Instrumental in change
Musicians abroad are now weaving tunes with Indian classical instruments like tabla and sarangi, writes Kadambini Thakur.art and culture Updated: Aug 08, 2007 12:42 IST
Indian classical instruments like tabla, sarangi, tanpura, harmonium and the sitar are no longer just a part of the Indian music scenario.
Sample this. Former Police singer Sting used Indian flute in one of his songs. Recently, in a Hollywood flick, Music and Lyrics starring Hugh Grant and Drew Barrymore, there was a sequence of a concert that had the sitar as one of the accompaniments.
Mixing and matching
But there's more to it than what meets the eye.
With the growing popularity of the Indian sound and expanding markets, music instrument makers want to cash in on the trend. <b1>
Casio, the Japan based electronics company, launched a keyboard that has exclusive Indian rhythms and tones in its foray.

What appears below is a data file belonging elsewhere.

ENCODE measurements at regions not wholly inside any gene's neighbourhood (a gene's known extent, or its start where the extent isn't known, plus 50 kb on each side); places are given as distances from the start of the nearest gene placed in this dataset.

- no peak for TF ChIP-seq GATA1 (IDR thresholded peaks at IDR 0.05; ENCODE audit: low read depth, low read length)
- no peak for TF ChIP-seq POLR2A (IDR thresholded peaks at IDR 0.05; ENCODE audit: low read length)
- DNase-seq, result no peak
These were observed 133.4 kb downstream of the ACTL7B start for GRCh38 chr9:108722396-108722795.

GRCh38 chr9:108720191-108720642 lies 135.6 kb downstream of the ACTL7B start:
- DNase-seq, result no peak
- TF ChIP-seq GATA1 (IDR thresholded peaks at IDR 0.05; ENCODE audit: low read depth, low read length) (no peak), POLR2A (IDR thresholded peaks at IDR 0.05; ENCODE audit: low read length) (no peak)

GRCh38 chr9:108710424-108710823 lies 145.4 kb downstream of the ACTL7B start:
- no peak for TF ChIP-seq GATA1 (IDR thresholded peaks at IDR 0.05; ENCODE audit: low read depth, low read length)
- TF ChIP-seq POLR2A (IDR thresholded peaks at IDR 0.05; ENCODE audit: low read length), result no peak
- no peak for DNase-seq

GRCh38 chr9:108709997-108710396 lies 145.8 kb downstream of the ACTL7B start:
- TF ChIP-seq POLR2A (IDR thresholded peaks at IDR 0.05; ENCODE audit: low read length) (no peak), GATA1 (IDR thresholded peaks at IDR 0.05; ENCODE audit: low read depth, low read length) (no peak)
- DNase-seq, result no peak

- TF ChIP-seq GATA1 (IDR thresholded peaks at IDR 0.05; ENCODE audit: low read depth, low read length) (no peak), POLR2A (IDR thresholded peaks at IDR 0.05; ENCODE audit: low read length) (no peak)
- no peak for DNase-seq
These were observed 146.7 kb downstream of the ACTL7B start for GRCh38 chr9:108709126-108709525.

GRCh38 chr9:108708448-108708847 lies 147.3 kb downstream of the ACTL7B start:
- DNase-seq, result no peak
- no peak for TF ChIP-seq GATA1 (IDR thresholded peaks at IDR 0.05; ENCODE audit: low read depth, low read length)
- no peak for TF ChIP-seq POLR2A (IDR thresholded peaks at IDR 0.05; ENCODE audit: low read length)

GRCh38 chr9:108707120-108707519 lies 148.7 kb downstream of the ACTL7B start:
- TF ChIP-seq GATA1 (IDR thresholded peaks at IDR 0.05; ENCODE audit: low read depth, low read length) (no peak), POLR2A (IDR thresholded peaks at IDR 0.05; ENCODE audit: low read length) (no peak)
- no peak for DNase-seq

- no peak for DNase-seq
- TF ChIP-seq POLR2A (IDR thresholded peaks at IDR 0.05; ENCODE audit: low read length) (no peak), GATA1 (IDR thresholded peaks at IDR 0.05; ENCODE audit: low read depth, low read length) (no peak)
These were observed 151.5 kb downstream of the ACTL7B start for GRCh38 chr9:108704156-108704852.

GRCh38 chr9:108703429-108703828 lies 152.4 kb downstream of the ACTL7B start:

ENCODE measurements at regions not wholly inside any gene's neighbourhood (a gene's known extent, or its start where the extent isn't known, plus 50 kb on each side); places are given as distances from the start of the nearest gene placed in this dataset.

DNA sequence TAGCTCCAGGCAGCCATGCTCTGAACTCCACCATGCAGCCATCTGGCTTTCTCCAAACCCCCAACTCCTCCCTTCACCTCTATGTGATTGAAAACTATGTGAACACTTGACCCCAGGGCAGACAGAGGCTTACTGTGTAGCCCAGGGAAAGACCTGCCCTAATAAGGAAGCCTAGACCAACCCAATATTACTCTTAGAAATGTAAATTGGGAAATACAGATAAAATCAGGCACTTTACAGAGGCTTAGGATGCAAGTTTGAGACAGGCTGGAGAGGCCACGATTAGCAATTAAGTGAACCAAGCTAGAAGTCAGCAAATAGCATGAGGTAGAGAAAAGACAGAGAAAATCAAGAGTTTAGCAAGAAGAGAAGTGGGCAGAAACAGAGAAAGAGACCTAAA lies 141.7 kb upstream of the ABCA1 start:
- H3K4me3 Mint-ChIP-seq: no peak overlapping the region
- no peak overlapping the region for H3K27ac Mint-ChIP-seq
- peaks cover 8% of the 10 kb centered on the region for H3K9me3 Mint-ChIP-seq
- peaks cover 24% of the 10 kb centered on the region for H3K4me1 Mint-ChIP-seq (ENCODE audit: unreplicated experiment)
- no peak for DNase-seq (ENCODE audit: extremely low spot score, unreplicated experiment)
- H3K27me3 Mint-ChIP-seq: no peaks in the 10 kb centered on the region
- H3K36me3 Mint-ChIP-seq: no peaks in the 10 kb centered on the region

Music is getting more and more ‘mixer-oriented', so the question that arises is: will the original sounds of the instruments be able to withstand market pressures?
This keyboard is purely for the Indian market. The tunes and rhythms are manoeuvred for the Indian preference, setting in pre-recorded tunes such as the Garba, Keherva and Teen Taal.
But when it comes down to popularity and most importantly, the genuineness, it is always the originals that find prominence.
Benny, who handles keyboard in Euphoria says, "Indian sounds are put into some instruments like keyboards and synthesisers. But they are wonderful mostly in their purer forms. When we put them in keyboards, they kind of tend to lose the original touch. Nothing can beat the magic Shiv Kumar Sharma creates on santoor, or the soprano Ustad Zakir Hussain creates on the tabla."
Even with the long strides of technology, nothing really can beat the original.